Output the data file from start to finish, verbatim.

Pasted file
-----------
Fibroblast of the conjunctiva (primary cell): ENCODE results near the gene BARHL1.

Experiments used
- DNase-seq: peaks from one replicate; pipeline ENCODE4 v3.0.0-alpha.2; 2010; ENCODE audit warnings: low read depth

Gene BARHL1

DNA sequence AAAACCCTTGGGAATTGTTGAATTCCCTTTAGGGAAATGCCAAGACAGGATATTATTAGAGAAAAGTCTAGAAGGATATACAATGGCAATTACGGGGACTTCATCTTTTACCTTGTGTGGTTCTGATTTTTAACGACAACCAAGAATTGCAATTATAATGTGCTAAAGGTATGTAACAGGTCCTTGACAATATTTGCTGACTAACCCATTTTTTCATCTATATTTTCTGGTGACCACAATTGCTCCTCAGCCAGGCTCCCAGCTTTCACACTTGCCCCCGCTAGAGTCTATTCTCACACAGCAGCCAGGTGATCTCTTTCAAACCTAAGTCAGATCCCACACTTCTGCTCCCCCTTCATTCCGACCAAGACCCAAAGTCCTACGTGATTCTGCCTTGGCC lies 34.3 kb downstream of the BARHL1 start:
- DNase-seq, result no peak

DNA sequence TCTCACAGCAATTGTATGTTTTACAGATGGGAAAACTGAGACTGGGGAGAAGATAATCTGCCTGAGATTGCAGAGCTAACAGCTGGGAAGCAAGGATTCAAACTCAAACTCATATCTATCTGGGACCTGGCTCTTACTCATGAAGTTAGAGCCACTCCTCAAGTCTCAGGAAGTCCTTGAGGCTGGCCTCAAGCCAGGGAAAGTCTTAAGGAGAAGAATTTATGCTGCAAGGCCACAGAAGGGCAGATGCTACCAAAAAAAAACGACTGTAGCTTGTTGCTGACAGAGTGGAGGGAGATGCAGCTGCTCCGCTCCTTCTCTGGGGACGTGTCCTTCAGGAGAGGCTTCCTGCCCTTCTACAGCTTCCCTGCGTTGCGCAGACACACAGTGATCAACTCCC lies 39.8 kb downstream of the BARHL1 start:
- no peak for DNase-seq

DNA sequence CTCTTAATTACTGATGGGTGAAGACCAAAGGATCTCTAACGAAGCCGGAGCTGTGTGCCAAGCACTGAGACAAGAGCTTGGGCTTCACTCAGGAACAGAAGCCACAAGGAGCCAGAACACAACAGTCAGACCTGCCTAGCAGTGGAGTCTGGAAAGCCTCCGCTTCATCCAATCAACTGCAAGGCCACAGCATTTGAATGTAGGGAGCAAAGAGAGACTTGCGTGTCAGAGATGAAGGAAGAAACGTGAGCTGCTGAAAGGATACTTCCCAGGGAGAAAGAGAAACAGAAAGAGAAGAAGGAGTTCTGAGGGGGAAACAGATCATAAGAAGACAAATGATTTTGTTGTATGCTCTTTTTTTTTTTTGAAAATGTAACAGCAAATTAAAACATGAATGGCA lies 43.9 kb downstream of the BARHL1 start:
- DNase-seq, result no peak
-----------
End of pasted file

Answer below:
Fibroblast of the conjunctiva (primary cell): ENCODE results near the gene BARHL1.

Experiments used
- DNase-seq: peaks from one replicate; pipeline ENCODE4 v3.0.0-alpha.2; 2010; ENCODE audit warnings: low read depth

Gene BARHL1

DNA sequence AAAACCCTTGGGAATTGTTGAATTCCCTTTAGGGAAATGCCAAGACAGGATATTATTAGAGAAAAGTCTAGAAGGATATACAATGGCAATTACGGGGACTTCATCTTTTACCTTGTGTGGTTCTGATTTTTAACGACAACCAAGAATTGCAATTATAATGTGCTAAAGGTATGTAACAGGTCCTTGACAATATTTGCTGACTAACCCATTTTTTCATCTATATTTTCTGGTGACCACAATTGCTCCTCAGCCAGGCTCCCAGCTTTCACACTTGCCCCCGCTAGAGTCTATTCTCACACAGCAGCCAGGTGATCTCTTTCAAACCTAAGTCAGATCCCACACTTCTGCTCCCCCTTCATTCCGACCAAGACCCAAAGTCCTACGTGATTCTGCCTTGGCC lies 34.3 kb downstream of the BARHL1 start:
- DNase-seq, result no peak

DNA sequence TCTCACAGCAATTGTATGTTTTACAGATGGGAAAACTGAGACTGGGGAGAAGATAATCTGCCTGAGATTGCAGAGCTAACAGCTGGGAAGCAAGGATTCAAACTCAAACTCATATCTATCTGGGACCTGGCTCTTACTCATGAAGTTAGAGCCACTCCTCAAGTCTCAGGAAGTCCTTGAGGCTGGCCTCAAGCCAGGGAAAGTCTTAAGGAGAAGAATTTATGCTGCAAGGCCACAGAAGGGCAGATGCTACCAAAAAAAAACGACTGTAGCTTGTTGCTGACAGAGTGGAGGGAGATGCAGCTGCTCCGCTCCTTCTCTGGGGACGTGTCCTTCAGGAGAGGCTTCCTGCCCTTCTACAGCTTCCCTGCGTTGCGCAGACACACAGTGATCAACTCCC lies 39.8 kb downstream of the BARHL1 start:
- no peak for DNase-seq

DNA sequence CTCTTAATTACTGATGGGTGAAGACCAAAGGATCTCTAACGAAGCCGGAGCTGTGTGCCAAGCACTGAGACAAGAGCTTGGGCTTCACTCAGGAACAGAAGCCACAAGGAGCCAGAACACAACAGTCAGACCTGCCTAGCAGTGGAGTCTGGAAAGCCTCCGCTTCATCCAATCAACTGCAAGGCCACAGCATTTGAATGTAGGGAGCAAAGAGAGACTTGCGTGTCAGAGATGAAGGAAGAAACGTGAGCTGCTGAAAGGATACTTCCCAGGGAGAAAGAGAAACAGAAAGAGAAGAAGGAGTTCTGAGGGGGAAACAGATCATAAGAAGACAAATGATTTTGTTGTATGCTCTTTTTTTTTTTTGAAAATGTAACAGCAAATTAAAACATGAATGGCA lies 43.9 kb downstream of the BARHL1 start:
- DNase-seq, result no peak